The University has ordered the Aurelian Honor Society, one of Yale’s oldest senior societies, to vacate its private meeting space on the fourth floor of Sheffield-Sterling-Strathcona Hall, citing events that transpired on pre-tap night last April and a pattern of “cyclical problematic conduct” by the society, according to emails obtained by the News.
Dean of Student Affairs Camille Lizarríbar informed Brian Mitchell ’72, the chairman of the Aurelian board of trustees, and Laura Anderson ’17, the president of this year’s delegation, of the society’s expulsion in an email on Jan. 19. In her email, Lizarríbar instructed society members to schedule a time to remove their belongings from the room, which members refer to as Room 405.
“While this academic year’s ban on using the room was based on the events that transpired in April 7, 2016, a concerning factor was that it was the second incident of a similar, dangerous nature to occur within a short time span (and after a previous admonishment and prohibition of use),” Lizarríbar wrote. “In addition, while these incidents are recent ones, in fact there are numerous previous incidents establishing a pattern of cyclical problematic conduct not only towards the room itself, but more significantly towards the safety of students and the integrity of Yale College property.”
“Despite the tradition of the room’s use by Aurelian, given these incidents and the changing purpose of the society, the College can no longer justify designating space for an exclusive senior society on Yale property, nor sustain the liability incurred with the unregulated and destructive use of the room,” Lizarríbar added.
In 2012, the administration banned Aurelian from using Room 405 after the University discovered that the society had served alcohol to its underage members on Tap Night. It is unclear when the society regained use of the room.
Mitchell responded to Lizarríbar’s email in a letter in which he emphasized that the membership of Aurelian is “exceptionally diverse, and not an exclusive senior society” and that the purpose of the society has not changed from its original mission of distributing scholarship funds and engaging in community activities that reflect Yale’s values.
“We understood that we would have a meeting before a decision was made,” Mitchell wrote. “Your email felt like the matter was a foregone conclusion.”
University President Peter Salovey and Yale College Dean Jonathan Holloway were copied on the letter.
Mitchell, Lizarríbar and Director of Student Affairs Hannah Peck declined to comment for this article.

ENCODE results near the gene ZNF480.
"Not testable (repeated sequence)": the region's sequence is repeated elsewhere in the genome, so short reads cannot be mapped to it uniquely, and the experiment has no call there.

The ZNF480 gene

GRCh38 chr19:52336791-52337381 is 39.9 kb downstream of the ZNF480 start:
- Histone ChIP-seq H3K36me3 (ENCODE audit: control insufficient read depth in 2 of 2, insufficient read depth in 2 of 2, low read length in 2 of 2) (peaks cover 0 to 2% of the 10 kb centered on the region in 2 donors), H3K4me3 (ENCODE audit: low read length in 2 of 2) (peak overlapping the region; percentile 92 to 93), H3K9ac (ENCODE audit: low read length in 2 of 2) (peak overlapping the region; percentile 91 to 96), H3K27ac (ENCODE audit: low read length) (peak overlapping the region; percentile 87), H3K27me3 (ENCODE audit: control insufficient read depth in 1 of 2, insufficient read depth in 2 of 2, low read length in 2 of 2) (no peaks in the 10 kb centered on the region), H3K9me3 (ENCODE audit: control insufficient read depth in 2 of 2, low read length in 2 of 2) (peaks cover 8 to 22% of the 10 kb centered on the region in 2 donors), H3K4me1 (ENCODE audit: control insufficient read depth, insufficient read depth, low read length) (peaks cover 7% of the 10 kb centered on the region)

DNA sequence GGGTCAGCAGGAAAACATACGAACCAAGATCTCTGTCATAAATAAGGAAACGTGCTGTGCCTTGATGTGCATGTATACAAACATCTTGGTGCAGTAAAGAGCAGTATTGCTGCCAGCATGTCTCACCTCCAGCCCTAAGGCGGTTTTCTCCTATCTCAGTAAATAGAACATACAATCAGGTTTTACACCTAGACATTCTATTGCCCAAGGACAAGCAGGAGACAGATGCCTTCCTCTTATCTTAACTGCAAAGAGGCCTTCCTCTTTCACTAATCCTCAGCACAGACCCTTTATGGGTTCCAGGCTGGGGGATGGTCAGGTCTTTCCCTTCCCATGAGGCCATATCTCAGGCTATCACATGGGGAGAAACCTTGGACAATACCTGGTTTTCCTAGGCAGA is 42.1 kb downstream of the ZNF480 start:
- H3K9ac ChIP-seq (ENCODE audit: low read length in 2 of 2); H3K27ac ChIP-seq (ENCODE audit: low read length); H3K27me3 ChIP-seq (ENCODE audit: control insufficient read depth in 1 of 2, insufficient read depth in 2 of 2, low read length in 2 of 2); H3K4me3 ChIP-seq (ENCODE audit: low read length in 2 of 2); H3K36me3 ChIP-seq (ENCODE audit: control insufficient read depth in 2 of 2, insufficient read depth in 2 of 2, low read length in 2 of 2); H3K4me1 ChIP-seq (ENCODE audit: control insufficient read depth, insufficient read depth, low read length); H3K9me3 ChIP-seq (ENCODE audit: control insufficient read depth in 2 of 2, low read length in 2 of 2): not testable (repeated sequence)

When contacted for comment, current members of Aurelian also declined and issued the same statement, citing ongoing discussions between the society’s trustees and the Yale College Dean’s Office.
“We will be eager to discuss developments in the near future,” they wrote.
According to an anonymous alumnus of Aurelian, the infraction in April likely involved underage drinking in Room 405 on Tap Night. The member added that the expulsion could also be related to rumored complaints from a Yale-employed cleaning crew that Aurelian had “trashed” its meeting space.
Holloway refused to answer emailed questions about the nature of the incident last spring that resulted in Aurelian’s ban, simply adding that safety concerns were a factor in the University’s decision.
“Yale College does not provide campus spaces to senior societies, even those that originated as honor societies,” Holloway said. “In the end, Yale College could not justify giving exclusive use of a space in SSS to one senior society, privileging it over all the others that would like similar accommodations.”
While most of Yale’s senior societies have residences off-campus, Aurelian, as well as the senior society Torch, have met in Yale-owned buildings.
Torch used to meet on the fourth floor of SSS until 2005, when it was banned from its space for damaging University property. Torch now meets in the Yale-China Association building on Temple Street, according to one current member.
Founded in 1910, Aurelian is the fifth-oldest secret society at Yale and the first to admit women among the senior societies. Since the 1950s, the society has also been tied to the University through a 501(c)3 organization that allows members to donate to Yale’s endowment.
Yale has occasionally hosted private University events in the rooms, independently of the society.